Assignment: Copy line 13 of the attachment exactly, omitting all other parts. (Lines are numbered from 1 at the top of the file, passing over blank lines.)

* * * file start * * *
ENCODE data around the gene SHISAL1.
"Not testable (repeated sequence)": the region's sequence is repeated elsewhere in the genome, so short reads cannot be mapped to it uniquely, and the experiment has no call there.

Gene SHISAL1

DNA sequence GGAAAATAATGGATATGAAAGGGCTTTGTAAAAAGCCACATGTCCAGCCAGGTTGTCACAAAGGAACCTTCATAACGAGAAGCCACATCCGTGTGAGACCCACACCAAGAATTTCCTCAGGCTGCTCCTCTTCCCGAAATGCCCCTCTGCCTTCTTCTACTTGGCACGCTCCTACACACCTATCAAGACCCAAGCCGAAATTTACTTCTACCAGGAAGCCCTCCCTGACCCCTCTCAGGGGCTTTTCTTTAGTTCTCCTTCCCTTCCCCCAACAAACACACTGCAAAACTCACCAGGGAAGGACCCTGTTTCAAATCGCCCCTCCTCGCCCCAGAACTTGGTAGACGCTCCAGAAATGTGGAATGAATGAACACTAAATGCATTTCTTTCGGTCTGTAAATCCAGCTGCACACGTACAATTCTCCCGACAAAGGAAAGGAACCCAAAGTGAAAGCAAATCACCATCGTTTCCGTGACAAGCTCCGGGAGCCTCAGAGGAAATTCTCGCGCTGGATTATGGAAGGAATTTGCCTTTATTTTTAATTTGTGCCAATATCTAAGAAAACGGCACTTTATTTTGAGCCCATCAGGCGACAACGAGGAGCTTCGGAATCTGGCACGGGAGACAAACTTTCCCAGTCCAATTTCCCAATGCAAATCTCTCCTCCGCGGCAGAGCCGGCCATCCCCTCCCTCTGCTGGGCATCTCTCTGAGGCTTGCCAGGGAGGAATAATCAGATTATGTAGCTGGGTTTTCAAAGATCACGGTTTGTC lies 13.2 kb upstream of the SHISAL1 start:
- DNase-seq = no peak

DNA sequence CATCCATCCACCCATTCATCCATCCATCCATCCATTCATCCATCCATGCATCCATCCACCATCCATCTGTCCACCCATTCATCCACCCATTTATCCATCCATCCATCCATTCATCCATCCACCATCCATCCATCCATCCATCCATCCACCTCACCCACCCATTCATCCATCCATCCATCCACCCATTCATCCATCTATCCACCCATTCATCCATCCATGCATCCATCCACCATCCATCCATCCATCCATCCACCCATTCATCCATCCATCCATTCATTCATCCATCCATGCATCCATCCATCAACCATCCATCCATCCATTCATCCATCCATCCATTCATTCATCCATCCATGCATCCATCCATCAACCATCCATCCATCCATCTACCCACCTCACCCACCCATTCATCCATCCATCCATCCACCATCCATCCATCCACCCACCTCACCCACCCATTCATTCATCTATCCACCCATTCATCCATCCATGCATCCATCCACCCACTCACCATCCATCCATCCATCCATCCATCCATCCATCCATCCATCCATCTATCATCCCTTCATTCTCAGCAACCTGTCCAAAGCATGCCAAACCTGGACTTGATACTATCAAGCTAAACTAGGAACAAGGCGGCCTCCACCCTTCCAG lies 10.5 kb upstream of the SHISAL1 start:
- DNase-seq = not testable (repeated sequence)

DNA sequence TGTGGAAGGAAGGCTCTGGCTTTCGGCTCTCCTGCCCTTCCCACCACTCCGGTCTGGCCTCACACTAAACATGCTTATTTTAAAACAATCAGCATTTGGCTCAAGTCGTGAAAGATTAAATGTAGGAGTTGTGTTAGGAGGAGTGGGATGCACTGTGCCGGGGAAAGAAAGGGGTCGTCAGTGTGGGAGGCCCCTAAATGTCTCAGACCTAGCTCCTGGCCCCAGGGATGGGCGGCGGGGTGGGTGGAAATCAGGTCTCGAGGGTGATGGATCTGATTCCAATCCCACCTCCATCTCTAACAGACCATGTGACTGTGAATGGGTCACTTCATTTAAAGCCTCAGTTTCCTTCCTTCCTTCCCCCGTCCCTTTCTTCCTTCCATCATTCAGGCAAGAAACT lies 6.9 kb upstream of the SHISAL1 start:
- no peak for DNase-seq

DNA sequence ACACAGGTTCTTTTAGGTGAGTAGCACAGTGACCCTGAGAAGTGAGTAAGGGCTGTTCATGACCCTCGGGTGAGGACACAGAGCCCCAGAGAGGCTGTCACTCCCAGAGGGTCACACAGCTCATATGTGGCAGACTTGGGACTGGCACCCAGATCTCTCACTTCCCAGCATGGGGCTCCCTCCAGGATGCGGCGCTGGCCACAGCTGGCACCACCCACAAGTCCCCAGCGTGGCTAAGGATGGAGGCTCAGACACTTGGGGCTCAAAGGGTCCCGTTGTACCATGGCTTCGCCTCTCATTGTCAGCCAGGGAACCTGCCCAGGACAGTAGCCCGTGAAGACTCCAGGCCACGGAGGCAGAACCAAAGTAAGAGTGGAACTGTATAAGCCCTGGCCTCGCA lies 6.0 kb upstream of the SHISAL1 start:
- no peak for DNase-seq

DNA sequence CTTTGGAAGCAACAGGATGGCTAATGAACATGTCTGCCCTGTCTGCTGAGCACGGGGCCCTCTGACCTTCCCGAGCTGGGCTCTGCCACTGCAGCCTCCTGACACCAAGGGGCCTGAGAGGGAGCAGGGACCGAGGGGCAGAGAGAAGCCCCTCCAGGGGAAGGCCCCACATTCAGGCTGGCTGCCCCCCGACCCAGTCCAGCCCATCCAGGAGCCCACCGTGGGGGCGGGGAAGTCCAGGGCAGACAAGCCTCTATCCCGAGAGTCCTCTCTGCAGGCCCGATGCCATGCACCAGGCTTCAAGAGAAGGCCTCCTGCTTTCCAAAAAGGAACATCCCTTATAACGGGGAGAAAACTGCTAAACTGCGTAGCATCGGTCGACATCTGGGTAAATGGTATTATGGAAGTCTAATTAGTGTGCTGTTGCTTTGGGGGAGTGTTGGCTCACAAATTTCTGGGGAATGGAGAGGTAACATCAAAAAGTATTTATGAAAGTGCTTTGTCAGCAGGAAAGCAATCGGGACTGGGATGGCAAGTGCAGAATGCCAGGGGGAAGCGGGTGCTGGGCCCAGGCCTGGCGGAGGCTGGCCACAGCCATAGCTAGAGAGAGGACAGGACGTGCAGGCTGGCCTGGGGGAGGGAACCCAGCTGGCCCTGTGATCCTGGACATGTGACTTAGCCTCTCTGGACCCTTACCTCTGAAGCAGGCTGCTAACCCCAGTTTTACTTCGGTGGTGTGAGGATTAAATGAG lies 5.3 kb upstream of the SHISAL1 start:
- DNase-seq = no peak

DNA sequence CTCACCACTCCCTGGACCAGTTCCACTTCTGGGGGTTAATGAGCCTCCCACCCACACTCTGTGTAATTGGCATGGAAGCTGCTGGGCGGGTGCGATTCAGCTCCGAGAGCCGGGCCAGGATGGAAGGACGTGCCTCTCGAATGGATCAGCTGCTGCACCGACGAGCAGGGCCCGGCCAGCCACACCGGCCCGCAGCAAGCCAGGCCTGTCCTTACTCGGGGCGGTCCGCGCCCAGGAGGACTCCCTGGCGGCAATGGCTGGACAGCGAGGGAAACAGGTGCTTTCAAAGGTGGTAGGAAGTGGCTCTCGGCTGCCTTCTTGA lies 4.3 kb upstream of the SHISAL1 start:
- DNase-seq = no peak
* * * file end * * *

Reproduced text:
- DNase-seq = no peak